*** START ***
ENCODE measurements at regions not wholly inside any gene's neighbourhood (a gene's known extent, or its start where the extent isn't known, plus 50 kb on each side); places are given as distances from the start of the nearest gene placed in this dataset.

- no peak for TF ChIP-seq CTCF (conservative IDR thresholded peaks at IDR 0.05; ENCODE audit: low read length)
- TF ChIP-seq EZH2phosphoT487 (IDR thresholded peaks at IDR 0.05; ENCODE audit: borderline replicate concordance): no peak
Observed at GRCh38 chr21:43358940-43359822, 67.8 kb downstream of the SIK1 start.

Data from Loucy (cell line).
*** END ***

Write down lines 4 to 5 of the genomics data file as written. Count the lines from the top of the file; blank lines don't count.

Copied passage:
Observed at GRCh38 chr21:43358940-43359822, 67.8 kb downstream of the SIK1 start.

Data from Loucy (cell line).